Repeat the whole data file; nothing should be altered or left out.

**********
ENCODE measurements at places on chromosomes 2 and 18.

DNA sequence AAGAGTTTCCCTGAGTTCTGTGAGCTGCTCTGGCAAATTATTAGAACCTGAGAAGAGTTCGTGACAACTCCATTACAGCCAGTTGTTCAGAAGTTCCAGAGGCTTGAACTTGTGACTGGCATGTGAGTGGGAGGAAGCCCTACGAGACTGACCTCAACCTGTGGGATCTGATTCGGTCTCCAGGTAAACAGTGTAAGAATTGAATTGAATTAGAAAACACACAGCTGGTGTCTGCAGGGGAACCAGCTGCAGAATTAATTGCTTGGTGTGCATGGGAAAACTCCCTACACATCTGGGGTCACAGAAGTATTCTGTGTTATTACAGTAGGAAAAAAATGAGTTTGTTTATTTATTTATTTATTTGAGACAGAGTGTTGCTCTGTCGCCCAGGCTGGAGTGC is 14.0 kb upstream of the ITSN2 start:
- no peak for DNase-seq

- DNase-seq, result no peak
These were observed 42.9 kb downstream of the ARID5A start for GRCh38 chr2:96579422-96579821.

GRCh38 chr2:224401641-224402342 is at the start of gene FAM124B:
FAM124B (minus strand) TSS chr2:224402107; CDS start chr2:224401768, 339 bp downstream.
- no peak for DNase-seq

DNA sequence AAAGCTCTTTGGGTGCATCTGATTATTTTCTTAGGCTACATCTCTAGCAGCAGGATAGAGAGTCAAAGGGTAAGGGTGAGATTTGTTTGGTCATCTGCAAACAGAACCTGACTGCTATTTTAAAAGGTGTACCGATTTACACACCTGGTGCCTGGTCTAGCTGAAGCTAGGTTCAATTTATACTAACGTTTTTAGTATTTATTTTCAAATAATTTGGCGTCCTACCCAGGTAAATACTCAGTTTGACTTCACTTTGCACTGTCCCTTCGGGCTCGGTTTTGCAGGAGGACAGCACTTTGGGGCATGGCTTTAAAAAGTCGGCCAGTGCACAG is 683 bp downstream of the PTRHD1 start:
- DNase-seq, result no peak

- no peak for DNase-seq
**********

ENCODE measurements at places on chromosomes 2 and 18.

DNA sequence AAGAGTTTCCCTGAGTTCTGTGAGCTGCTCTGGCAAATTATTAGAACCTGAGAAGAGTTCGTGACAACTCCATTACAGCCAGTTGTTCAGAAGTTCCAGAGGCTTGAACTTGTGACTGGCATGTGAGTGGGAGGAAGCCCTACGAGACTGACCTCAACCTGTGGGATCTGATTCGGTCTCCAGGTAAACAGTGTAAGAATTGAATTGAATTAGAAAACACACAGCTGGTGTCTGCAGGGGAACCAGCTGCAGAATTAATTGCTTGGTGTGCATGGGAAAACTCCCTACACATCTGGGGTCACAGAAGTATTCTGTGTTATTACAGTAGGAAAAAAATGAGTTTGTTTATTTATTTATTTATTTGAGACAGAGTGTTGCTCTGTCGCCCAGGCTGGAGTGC is 14.0 kb upstream of the ITSN2 start:
- no peak for DNase-seq

- DNase-seq, result no peak
These were observed 42.9 kb downstream of the ARID5A start for GRCh38 chr2:96579422-96579821.

GRCh38 chr2:224401641-224402342 is at the start of gene FAM124B:
FAM124B (minus strand) TSS chr2:224402107; CDS start chr2:224401768, 339 bp downstream.
- no peak for DNase-seq

DNA sequence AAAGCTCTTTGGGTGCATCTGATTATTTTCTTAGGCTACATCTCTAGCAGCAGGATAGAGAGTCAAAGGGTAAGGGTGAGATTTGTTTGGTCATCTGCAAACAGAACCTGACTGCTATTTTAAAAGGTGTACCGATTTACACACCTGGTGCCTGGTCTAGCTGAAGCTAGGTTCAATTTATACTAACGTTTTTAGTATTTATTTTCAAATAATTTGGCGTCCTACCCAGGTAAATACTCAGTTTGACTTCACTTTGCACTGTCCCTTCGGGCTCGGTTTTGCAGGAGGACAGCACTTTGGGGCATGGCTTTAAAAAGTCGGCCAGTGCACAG is 683 bp downstream of the PTRHD1 start:
- DNase-seq, result no peak

- no peak for DNase-seq